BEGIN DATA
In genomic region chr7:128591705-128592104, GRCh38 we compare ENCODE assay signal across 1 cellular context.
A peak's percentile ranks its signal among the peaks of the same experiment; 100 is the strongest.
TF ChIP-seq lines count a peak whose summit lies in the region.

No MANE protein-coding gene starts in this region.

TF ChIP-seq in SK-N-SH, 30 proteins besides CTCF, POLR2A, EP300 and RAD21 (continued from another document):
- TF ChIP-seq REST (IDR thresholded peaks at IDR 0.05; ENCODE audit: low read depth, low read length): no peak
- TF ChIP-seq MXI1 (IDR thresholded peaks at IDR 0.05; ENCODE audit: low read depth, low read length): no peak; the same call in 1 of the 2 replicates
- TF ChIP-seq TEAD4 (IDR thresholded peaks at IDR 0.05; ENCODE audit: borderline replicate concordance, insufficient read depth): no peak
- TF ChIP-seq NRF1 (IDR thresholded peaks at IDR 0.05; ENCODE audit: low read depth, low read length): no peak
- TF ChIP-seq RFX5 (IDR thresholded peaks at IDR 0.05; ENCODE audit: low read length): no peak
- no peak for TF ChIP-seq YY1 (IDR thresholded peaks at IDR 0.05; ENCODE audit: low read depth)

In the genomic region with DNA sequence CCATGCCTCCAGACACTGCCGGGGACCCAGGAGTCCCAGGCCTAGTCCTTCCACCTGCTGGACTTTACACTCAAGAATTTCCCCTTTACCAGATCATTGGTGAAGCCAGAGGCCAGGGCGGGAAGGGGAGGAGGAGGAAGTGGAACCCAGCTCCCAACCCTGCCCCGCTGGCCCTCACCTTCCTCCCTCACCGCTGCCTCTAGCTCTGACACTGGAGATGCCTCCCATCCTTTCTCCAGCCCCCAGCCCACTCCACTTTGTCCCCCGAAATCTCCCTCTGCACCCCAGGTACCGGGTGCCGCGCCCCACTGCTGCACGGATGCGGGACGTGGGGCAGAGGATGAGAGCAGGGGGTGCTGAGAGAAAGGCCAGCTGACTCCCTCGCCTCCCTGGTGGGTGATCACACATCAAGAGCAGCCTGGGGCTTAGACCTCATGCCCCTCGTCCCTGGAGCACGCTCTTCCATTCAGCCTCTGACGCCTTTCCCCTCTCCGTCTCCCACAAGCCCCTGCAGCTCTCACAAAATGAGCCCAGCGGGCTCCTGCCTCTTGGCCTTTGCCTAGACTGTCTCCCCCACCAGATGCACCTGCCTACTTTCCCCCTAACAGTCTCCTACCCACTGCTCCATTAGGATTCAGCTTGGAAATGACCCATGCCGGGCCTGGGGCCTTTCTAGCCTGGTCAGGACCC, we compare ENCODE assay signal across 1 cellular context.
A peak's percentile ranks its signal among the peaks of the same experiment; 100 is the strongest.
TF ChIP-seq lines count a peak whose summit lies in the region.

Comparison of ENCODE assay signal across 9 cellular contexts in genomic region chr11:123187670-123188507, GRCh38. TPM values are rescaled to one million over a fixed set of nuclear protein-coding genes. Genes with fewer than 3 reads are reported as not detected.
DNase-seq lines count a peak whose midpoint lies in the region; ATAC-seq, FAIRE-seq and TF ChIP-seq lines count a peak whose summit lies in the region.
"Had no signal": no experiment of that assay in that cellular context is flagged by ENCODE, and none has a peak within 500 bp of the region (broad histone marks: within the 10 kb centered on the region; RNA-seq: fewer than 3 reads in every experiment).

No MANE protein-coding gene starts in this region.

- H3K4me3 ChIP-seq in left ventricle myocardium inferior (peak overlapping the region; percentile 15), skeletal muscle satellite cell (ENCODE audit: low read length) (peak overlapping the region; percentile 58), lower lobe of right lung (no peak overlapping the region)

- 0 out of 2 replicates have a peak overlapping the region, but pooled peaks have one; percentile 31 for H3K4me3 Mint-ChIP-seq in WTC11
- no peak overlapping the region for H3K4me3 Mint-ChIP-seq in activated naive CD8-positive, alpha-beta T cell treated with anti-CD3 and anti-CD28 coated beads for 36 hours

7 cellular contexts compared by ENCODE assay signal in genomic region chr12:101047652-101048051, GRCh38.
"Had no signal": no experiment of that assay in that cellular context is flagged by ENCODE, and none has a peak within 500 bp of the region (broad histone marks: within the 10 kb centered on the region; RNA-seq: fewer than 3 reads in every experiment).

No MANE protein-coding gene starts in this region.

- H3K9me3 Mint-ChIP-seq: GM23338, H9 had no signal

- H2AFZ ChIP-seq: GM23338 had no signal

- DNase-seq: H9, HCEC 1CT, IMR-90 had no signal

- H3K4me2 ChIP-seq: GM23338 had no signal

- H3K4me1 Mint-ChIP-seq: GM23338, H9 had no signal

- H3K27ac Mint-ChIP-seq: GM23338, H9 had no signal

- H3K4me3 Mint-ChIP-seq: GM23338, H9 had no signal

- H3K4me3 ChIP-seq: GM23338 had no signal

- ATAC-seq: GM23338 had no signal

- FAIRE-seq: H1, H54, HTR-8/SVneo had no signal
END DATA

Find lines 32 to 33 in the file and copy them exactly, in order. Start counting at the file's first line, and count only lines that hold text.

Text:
- H3K4me3 ChIP-seq: GM23338 had no signal

- ATAC-seq: GM23338 had no signal